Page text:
“the National Labor Relations Board, which protects the rights of workers who organize for better wages, also alleges that Walmart unlawfully threatened or disciplined employees at more than a dozen stores for legally protected strikes and protests. Nineteen workers were fired for protesting and about 40 others were threatened or disciplined, according to the NLRB. Walmart has said it acted within its rights under the law. The latest hearing in that case was in June and no decision has been made yet.”
It will be interesting to see if these protests result in any changes at the company. It will also be interesting to see if any other retailers experience opposition to their employment policies during this holiday season.
-- Joe Seiner
Saturday, November 15, 2014
A little self-promotion. My article, The Supreme Court's 2013-2014 Labor and Employment Law Decisions: Consensus at the Court, which is appearing in the Employment Law and Employment Policy Journal, is now on SSRN. In the article, I examine all the labor and employment cases this term, plus some related cases and recent grants of cert. I'll also note that I spend a lot of time on Harris v. Quinn, including what I view as the more significant aspects of the decision: the Court's take on joint employment and the First Amendment in the workplace.
Also check out Jonathan Harkavy's latest Supreme Court review, 2014 Supreme Court Employment Law Commentary. He looks behind the veneer of consensus this term to argue that the Court's conservative majority still hasn't changed its stripes--a view with which, despite my title, I completely agree.
Finally, FWIW, my 2012-2013 Supreme Court review is here.
Friday, November 14, 2014
There was an interesting story on NPR this week on the EEOC's current use of gender stereotyping in Price Waterhouse to attack sexual orientation discrimination. Followers of this blog are probably well familiar with this argument, but it is interesting to see the federal government start to advance this theory. You can listen to the piece here, which notes that
“more recently . . . the EEOC has started reinterpreting [Price Waterhouse] to say discrimination against LGBT people is a form of gender stereotyping.”
"I don't want the impression to be left that we are creating or adding on," [an EEOC official] says. "What we are doing is interpreting the statute consistent with well-established principles."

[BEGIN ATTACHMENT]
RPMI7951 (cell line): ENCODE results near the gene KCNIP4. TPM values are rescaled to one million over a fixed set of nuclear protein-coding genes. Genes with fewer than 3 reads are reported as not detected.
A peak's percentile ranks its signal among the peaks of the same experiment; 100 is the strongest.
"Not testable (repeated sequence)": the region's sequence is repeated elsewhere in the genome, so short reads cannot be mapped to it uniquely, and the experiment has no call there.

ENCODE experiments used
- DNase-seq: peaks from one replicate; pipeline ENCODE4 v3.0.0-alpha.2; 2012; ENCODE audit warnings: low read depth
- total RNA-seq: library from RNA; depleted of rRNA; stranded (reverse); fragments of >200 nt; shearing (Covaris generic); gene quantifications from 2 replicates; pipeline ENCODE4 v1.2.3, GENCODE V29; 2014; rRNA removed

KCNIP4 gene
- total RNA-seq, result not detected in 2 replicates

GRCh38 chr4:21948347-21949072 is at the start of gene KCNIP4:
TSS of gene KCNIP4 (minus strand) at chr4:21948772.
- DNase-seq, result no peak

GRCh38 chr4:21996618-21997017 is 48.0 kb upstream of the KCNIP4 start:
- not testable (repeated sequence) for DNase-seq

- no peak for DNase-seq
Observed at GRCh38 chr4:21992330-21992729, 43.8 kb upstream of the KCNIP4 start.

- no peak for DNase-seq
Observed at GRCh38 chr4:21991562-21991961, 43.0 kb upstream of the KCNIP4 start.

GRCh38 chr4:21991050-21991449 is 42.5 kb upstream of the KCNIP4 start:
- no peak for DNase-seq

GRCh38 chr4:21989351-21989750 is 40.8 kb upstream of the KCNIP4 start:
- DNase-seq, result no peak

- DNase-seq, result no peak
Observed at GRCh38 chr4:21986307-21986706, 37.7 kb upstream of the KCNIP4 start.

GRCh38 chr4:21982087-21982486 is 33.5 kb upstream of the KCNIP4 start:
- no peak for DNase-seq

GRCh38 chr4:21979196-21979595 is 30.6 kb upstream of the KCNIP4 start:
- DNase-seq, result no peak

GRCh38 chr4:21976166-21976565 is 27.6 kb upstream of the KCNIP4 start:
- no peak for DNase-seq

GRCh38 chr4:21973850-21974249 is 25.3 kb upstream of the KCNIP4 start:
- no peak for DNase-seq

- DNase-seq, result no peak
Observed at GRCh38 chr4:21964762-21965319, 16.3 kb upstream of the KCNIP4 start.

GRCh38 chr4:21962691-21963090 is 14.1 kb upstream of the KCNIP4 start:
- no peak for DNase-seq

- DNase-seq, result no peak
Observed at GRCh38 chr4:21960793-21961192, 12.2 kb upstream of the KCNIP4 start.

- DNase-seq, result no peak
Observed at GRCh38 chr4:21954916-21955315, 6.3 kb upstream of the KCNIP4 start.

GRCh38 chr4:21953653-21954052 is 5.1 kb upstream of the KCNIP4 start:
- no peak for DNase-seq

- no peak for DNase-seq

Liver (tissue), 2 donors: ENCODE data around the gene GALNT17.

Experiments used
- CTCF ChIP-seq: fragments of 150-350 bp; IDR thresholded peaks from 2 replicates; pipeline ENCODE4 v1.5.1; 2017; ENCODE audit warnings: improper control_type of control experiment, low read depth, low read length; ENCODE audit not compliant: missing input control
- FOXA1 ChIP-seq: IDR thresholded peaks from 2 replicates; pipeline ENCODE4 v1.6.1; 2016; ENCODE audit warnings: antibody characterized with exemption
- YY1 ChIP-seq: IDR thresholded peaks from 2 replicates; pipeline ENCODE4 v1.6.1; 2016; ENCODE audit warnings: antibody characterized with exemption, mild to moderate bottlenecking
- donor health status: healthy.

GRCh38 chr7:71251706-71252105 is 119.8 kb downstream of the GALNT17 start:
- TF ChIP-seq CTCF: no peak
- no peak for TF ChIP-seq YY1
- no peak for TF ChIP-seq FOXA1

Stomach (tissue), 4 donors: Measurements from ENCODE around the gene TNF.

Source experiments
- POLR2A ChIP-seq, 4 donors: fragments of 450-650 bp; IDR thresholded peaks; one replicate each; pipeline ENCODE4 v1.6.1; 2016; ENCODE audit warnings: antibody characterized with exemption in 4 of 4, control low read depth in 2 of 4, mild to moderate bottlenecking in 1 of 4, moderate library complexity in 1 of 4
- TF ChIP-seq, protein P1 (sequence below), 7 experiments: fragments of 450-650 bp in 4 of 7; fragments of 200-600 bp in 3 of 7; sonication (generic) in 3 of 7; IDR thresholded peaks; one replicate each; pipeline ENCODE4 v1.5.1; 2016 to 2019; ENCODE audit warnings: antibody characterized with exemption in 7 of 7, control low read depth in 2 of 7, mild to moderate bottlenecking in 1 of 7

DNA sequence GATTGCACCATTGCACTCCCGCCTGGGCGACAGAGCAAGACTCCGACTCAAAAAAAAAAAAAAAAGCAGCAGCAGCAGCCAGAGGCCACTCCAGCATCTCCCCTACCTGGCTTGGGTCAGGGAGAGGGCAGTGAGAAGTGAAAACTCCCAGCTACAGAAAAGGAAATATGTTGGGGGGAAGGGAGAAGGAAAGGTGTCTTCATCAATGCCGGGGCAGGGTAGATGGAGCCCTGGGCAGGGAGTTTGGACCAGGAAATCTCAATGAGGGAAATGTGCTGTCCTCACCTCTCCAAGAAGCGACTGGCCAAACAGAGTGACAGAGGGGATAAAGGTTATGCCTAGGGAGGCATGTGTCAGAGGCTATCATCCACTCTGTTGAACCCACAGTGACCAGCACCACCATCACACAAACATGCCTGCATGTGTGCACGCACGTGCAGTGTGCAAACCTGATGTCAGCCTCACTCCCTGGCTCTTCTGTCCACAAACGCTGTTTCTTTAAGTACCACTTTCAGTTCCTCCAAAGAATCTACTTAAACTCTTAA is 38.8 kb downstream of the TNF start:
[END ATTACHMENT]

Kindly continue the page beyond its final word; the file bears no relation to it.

The article also highlights the controversy over this type of interpretation, with a contrary viewpoint from the Equal Employment Advisory Council. It is definitely worth a quick look.
-- Joe Seiner
Thursday, November 13, 2014
VW has announced that it will recognize members-only unions at its Chattanooga plant. Following the UAW's inability to get the necessary 50%+ votes to become the exclusive reprentative for all unit employees, this represents a second-best solution. According to reports, the plan will be to create a three-tiered classification for unions that show support from at least 15%, 30%, and 45% of employees. All of these groups will be able to meet with HR officials at least once a month as representatives for their members. Those with 30% or 45% will be entitled to some unspecified additional rights.
This is all very interesting and I'm curious to see how it works. What is less clear is whether this type of arrangement will have much purchase beyond a foreign corporation with union ties as strong as VW.
Unfortunate news today for Sharon Block, whose second nomination to the NLRB was pending in the Senate. The White House has confirmed earlier reports that, facing Republican opposition based on the nutsy argument that she's unfit to serve because of the recess appointment issue, they are pulling her nomination. Really too bad for many reasons, not least of which is that Sharon was and would be an excellent Board member.